The work related to any occupation, when you think of it, is full of metaphors that reference life. Life lessons. Take lace work. Nimble fingers moving the beeralu from side to side, thread over thread, thread under thread, in practiced perfection to produce intricate pattern finally set on a table cloth, handkerchief, wall-hanging or garment; you have to get it right, one miss and you compromise geometry and order, rob theme song of magic.
In the case of women in Mirissa, it was not carelessness that wrecked life, life work and lifestyle. There was no subtlety in the movement of sea, of seaquake and wave; it was not about error in shuttle among fingers. There was poetry, though and everyone knows it, tremendous and tragic poetry. They had to begin from scratch; a different weaving was necessary, a different coming together, a different patterning, so to speak.
SAPSRI (South Asia Partnership – Sri Lanka), an organization that has a 25 year history of engagement with populations in need of development assistance, teamed up with HSBC, ‘the world’s local bank’ which was looking for a different kind of CSR (Corporate Social Responsibility) project, and discovered that the tsunami had not taken away the potential for recovery and the ability to create beauty.
In the post-tsunami scenario, it would have been sufficient to provide the lace-makers with the tools that had lost and that alone would have helped them start believing in a different tomorrow. SAPSRI found, however, that beeralu was a commercially unprofitable venture and consequently that this traditional art form was dying a natural death.
And so it became a project. The first step was to organize the lace-makers. Six societies were formed in Mirissa, each consisting of 25-30 traditional lace-makers.
The challenge was to up the quality to match the demands of a more sophisticated market. The challenge was to obtain an export quality product and also to lay the groundwork to link product with market, local and international.
With respect to the former, the lace-makers were persuaded to move from strictly white to the use of coloured yarn. According to Prithiva Perera, Business Development Manager of SAPSRI, there had been some hesitancy at the beginning, but the idea had caught on pretty fast. Keeping in mind the demands of the market, the design-range was also broadened, as elaboration of traditional patterns as well as totally new ones, introduced through graph quality stencils. Another important difference was the effort to produce woven corners as opposed to sewed ones.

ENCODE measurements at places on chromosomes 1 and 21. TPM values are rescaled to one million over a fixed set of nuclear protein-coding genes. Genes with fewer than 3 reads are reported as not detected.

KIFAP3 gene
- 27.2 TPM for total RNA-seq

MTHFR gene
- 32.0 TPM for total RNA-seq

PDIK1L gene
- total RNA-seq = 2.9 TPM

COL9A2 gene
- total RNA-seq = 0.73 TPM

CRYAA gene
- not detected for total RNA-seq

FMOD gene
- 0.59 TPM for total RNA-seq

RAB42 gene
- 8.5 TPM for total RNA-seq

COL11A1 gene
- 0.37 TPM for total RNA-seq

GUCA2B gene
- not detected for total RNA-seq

The first two innovations were embraced partly because they fetched double the usual price with additional incentives for the use of colour. Weaving corners is yet to be perfected, Prithiva said, but pointed out that a 30% success rate is an encouraging sign.
HSBC, which has pledged a total of 6 million rupees for the project, helped by providing the material, equipment and paying for their training. The 3 batches of lace-makers were given 4-months of training. In addition, a training manual which included designs, was also produced to improve the overall quality of the work.
It is not just the lace, of course. Lace lines, decorates and therefore is essentially an embellishment of some other product. Here the challenge was to create products that looked different, products that combined the best of linen and cotton, instead of the regular raw cotton and sheeting in white.
The next step, naturally, was to identify entrepreneurs who produced complementing items with which lace could be combined. Shoes, garments, batiks and bags of different sizes and shapes and for different purposes were considered as SAPSRI went about creating a network of demand for lace.
SAPSRI helped link the Mirissa lace-workers with 2 sewing societies in Galle, ensuring demand remains at least constant. At this point a representative from Danish Church Aid seeing their work, helped them find a retail market in Denmark, giving the project a much needed boost.
Today the beeralu artists earn almost four times what they earned before the tsunami, thanks to all these measures. D.H. Gnanawathi, 56, who has been making lace since the age of 7, as had her mother and grandmother before her, is full of praise for the project, pointing out that a dying traditional handicraft has now a very real future. Her two daughters, T.H. Disna Nilanjani and R.H. NImali Dilrukshi, have also enthusiastically embraced lace-making as a full time vocation. The project has directly benefited approximately 160 women in Mirissa. A few of them have actually started sewing, enhancing thereby their earning capacities.
All this is not enough, obviously. A regular and growing market needs to be created to ensure long term sustainability of the venture and indeed the sustainability of livelihoods based on beeralu. This is why SAPSRI and HSBC have organized an exhibition of the work of these women.
‘Paramparaven’ is an exhibition and sale promoting the virtues of hand-made lace in Sri Lanka, showcasing an uplifted beeralu trade as well as silver jewellery made in the coastal region hit by the tsunami. The exhibits are all creations by village entrepreneurs mentored and assisted by SAPSRI and HSBC. SAPSRI hopes that this event will make it possible for the beneficiaries to become independent, after which SAPSRI will revert to a more supervisory role in the venture.
There has been shutting in this project, the movement of many forces prompted by a need to revive a dying traditional industry as well as uplifting the lives of a community that has suffered much on account of the tsunami. The work stands on its own merit. It tells of talent, heritage and potential. You will not be doing these women a favour by checking out their work and making one or two or more purchases. There is value for money here. It is as simple as that.